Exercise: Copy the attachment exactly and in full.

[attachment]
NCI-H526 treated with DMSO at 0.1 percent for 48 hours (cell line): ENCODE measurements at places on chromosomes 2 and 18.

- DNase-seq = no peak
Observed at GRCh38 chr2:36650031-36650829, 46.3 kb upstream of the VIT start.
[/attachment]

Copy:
NCI-H526 treated with DMSO at 0.1 percent for 48 hours (cell line): ENCODE measurements at places on chromosomes 2 and 18.

- DNase-seq = no peak
Observed at GRCh38 chr2:36650031-36650829, 46.3 kb upstream of the VIT start.